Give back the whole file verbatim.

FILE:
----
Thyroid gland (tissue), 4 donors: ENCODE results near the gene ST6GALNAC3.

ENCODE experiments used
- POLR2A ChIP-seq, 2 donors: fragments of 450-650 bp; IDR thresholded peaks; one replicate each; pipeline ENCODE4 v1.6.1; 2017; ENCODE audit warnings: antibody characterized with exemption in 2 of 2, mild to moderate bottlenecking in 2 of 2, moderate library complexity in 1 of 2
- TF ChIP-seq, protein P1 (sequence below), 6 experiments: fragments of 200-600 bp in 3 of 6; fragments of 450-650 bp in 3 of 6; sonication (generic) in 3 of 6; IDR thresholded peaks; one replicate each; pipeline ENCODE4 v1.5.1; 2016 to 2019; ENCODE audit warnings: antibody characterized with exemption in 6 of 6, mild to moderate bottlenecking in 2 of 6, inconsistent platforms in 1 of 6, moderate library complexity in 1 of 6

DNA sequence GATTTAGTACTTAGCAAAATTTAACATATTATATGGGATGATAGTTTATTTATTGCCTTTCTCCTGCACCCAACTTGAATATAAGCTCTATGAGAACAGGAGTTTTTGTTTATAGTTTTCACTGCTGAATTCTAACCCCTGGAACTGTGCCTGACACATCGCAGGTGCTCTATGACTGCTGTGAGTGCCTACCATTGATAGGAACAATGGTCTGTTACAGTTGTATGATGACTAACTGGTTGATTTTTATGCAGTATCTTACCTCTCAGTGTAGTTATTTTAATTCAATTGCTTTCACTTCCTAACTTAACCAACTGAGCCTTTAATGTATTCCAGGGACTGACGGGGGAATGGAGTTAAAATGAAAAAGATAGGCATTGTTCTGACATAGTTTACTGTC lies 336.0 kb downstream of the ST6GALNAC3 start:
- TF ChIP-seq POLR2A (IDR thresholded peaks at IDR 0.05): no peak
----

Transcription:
Thyroid gland (tissue), 4 donors: ENCODE results near the gene ST6GALNAC3.

ENCODE experiments used
- POLR2A ChIP-seq, 2 donors: fragments of 450-650 bp; IDR thresholded peaks; one replicate each; pipeline ENCODE4 v1.6.1; 2017; ENCODE audit warnings: antibody characterized with exemption in 2 of 2, mild to moderate bottlenecking in 2 of 2, moderate library complexity in 1 of 2
- TF ChIP-seq, protein P1 (sequence below), 6 experiments: fragments of 200-600 bp in 3 of 6; fragments of 450-650 bp in 3 of 6; sonication (generic) in 3 of 6; IDR thresholded peaks; one replicate each; pipeline ENCODE4 v1.5.1; 2016 to 2019; ENCODE audit warnings: antibody characterized with exemption in 6 of 6, mild to moderate bottlenecking in 2 of 6, inconsistent platforms in 1 of 6, moderate library complexity in 1 of 6

DNA sequence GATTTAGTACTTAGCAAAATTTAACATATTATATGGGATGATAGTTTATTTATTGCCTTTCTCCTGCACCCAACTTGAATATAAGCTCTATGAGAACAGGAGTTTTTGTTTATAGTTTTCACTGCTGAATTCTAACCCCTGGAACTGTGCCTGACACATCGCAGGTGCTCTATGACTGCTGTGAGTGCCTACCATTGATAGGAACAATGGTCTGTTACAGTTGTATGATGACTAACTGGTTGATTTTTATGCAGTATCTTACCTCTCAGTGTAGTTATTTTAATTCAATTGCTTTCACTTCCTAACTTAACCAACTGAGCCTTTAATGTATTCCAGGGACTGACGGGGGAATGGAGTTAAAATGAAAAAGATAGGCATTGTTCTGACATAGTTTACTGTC lies 336.0 kb downstream of the ST6GALNAC3 start:
- TF ChIP-seq POLR2A (IDR thresholded peaks at IDR 0.05): no peak